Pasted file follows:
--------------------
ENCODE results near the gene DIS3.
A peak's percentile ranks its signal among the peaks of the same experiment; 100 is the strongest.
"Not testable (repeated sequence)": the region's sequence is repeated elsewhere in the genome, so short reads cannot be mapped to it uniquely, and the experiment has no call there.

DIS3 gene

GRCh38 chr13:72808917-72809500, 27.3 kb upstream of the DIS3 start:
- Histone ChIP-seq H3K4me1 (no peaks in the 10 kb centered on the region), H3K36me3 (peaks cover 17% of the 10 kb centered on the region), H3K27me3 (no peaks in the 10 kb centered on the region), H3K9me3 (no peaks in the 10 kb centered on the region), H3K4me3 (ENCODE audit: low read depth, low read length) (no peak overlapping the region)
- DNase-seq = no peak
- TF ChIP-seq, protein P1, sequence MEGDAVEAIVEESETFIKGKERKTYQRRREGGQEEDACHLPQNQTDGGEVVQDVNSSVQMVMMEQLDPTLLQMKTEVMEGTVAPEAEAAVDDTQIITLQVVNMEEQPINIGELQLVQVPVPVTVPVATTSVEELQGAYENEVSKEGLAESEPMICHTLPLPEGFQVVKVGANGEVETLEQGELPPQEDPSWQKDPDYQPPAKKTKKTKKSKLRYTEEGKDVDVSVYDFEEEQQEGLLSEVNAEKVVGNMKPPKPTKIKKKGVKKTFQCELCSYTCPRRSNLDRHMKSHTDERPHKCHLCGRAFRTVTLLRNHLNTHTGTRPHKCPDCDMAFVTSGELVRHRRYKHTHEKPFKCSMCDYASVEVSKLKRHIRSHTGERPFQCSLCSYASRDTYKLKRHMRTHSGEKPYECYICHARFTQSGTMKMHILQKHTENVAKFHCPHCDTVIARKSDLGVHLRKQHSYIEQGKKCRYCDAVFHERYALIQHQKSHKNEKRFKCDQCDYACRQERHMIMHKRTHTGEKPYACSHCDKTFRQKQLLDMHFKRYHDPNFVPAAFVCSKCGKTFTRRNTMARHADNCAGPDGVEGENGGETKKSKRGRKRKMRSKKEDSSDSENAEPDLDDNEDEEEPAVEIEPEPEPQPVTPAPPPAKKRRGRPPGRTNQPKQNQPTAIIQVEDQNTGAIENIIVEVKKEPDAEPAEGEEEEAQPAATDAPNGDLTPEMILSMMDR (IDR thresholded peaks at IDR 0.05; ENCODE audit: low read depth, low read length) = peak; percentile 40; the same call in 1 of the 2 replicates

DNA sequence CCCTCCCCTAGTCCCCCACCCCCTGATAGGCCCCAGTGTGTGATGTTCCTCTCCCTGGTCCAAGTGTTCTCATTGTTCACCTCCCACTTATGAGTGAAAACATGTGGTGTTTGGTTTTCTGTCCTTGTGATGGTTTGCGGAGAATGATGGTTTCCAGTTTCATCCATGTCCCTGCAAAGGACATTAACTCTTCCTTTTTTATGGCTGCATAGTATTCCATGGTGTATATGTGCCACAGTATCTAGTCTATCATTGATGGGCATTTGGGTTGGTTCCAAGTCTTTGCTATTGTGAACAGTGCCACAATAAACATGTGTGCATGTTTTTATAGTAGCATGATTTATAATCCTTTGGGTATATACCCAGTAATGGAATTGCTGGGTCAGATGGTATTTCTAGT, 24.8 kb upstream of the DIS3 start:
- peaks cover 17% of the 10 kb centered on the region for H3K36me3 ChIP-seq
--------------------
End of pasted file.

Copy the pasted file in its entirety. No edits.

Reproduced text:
ENCODE results near the gene DIS3.
A peak's percentile ranks its signal among the peaks of the same experiment; 100 is the strongest.
"Not testable (repeated sequence)": the region's sequence is repeated elsewhere in the genome, so short reads cannot be mapped to it uniquely, and the experiment has no call there.

DIS3 gene

GRCh38 chr13:72808917-72809500, 27.3 kb upstream of the DIS3 start:
- Histone ChIP-seq H3K4me1 (no peaks in the 10 kb centered on the region), H3K36me3 (peaks cover 17% of the 10 kb centered on the region), H3K27me3 (no peaks in the 10 kb centered on the region), H3K9me3 (no peaks in the 10 kb centered on the region), H3K4me3 (ENCODE audit: low read depth, low read length) (no peak overlapping the region)
- DNase-seq = no peak
- TF ChIP-seq, protein P1, sequence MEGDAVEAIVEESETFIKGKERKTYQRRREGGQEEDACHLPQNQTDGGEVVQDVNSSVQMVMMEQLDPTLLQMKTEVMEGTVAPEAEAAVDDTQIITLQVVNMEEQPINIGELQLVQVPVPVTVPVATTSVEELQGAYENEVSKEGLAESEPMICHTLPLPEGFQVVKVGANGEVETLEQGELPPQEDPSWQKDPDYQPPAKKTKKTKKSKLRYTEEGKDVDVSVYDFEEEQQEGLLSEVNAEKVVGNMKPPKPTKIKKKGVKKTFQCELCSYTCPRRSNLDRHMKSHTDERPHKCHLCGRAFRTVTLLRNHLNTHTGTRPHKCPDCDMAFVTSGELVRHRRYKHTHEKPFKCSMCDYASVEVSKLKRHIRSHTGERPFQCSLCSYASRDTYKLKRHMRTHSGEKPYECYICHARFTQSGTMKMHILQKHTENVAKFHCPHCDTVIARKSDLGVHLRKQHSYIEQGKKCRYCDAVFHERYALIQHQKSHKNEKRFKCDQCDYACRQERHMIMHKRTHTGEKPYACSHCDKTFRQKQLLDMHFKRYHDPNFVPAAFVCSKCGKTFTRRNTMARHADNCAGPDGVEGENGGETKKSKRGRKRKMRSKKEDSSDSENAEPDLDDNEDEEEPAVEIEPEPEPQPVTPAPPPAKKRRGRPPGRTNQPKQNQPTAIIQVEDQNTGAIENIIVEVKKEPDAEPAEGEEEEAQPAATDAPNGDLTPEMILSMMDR (IDR thresholded peaks at IDR 0.05; ENCODE audit: low read depth, low read length) = peak; percentile 40; the same call in 1 of the 2 replicates

DNA sequence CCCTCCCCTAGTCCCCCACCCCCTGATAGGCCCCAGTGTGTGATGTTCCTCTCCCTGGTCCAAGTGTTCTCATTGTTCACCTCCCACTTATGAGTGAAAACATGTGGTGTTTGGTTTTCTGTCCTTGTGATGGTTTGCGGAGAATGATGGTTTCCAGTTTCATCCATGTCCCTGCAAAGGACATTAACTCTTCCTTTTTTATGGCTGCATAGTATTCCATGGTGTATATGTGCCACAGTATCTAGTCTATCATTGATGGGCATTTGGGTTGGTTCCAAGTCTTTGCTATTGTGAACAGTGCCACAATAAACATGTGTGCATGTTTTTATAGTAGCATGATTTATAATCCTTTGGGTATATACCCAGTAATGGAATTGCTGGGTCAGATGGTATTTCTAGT, 24.8 kb upstream of the DIS3 start:
- peaks cover 17% of the 10 kb centered on the region for H3K36me3 ChIP-seq